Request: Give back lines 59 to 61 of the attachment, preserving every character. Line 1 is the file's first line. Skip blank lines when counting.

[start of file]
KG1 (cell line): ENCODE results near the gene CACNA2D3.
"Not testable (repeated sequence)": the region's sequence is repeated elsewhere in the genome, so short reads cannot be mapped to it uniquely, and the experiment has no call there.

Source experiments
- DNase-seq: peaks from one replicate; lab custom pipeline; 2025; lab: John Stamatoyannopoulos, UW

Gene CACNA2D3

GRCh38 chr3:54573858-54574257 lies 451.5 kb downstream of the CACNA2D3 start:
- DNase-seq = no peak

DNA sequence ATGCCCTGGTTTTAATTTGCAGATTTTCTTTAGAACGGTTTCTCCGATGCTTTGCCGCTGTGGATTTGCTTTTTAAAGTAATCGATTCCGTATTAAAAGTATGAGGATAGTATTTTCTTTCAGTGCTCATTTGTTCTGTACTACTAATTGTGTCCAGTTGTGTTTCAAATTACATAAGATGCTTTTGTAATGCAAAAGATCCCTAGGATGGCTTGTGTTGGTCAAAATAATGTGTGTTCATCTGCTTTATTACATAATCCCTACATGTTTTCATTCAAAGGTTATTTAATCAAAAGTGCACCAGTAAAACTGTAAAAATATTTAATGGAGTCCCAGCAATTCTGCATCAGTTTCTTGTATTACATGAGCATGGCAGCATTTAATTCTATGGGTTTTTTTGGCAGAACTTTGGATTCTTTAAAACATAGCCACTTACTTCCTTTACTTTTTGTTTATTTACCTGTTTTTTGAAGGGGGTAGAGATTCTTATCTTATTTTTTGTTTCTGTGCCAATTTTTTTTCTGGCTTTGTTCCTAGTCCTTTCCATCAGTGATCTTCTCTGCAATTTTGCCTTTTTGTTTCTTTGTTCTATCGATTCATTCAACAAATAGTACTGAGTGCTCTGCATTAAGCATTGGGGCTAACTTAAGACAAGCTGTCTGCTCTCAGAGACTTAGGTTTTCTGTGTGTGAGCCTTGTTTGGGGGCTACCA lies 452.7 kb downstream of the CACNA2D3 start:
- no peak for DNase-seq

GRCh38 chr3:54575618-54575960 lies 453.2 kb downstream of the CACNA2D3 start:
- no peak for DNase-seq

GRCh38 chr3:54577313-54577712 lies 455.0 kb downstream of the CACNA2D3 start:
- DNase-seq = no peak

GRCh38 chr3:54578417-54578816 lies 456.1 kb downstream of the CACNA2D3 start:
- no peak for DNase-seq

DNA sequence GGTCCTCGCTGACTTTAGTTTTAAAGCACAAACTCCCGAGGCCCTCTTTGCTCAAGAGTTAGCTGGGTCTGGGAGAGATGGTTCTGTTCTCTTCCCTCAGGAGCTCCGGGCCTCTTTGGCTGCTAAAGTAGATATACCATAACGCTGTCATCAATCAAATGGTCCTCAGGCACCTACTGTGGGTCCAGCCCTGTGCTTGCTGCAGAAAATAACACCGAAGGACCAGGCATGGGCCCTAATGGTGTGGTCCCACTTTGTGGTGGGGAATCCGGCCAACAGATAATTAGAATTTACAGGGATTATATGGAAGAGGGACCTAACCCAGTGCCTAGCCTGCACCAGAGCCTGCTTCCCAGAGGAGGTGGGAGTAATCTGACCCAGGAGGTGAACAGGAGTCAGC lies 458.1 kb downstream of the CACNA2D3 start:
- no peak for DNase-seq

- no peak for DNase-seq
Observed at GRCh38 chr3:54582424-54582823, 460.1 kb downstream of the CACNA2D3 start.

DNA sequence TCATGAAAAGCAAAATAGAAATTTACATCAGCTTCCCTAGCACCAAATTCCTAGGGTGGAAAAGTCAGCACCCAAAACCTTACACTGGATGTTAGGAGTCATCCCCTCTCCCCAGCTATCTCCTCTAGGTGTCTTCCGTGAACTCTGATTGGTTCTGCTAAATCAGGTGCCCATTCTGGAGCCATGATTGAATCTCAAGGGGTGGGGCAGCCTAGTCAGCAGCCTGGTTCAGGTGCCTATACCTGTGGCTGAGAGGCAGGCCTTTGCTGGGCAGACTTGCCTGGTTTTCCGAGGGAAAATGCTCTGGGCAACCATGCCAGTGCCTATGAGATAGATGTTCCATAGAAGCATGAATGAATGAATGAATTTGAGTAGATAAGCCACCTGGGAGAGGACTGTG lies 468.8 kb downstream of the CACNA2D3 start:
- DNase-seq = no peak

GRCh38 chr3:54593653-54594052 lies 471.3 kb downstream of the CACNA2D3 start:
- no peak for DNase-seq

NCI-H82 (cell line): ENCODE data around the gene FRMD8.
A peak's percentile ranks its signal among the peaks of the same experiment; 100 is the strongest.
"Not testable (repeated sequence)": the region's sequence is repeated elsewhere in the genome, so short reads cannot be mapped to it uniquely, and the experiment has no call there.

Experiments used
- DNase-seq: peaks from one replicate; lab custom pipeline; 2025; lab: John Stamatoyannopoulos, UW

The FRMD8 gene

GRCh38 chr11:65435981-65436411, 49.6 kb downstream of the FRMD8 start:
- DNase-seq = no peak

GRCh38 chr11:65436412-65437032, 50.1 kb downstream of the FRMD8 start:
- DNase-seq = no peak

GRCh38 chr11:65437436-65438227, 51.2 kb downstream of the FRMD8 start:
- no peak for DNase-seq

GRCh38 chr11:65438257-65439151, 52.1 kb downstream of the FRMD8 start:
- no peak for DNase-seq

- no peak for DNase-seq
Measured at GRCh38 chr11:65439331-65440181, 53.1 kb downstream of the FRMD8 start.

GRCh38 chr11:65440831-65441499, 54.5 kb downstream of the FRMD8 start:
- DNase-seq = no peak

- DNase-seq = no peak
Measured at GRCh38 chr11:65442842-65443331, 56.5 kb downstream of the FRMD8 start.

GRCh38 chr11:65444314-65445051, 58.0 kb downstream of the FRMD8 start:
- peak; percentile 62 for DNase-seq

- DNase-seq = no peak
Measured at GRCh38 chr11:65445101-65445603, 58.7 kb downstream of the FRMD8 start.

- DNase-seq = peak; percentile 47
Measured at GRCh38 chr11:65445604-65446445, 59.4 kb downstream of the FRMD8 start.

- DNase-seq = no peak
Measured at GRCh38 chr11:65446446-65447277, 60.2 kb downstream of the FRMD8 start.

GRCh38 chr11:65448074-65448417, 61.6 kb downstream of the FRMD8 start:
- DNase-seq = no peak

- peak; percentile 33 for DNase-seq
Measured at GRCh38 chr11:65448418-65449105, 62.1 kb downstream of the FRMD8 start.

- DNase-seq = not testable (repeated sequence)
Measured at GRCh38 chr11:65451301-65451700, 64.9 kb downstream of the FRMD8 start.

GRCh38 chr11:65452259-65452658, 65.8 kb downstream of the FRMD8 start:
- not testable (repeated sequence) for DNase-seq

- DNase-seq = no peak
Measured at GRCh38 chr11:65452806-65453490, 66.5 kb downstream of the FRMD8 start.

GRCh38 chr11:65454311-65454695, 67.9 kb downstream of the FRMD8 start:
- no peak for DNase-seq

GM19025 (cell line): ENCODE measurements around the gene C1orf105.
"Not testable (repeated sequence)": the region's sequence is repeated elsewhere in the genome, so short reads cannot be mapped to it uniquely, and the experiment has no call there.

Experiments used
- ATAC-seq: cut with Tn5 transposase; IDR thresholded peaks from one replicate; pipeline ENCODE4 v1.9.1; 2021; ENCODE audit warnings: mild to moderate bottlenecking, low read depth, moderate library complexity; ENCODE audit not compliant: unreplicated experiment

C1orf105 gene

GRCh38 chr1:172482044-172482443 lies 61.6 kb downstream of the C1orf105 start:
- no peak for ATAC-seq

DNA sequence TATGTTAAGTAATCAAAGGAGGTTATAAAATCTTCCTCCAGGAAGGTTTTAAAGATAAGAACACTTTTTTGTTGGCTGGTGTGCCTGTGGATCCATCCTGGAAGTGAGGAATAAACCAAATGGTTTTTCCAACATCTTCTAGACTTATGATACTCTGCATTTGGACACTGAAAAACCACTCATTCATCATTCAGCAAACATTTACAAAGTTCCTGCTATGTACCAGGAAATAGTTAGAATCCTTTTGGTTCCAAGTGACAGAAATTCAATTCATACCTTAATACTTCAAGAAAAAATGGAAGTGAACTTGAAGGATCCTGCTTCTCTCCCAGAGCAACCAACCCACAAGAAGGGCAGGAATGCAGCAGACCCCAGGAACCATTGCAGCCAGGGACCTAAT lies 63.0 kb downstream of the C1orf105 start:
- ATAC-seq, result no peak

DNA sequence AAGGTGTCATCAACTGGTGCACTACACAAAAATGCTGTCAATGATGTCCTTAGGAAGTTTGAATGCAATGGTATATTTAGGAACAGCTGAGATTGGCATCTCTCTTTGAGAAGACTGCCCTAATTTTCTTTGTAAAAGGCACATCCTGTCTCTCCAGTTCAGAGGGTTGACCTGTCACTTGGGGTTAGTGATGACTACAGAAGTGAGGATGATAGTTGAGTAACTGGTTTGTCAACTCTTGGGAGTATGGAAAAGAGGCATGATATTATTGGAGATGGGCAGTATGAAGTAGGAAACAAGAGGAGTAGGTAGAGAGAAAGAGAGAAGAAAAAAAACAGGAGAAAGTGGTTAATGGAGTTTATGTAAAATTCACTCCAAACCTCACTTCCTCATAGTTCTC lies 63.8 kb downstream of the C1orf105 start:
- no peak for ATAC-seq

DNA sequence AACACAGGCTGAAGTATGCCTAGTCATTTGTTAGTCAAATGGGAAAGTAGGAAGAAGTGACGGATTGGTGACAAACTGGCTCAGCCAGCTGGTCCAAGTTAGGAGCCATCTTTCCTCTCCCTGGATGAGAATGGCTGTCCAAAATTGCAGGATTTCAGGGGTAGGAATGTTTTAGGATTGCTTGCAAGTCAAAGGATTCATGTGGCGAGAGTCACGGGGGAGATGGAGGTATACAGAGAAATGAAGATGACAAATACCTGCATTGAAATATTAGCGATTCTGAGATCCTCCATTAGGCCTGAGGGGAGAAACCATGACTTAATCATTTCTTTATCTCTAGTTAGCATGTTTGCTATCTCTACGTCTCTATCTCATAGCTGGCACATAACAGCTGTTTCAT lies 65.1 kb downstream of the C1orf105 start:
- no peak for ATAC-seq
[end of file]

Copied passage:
- not testable (repeated sequence) for DNase-seq

- DNase-seq = no peak
Measured at GRCh38 chr11:65452806-65453490, 66.5 kb downstream of the FRMD8 start.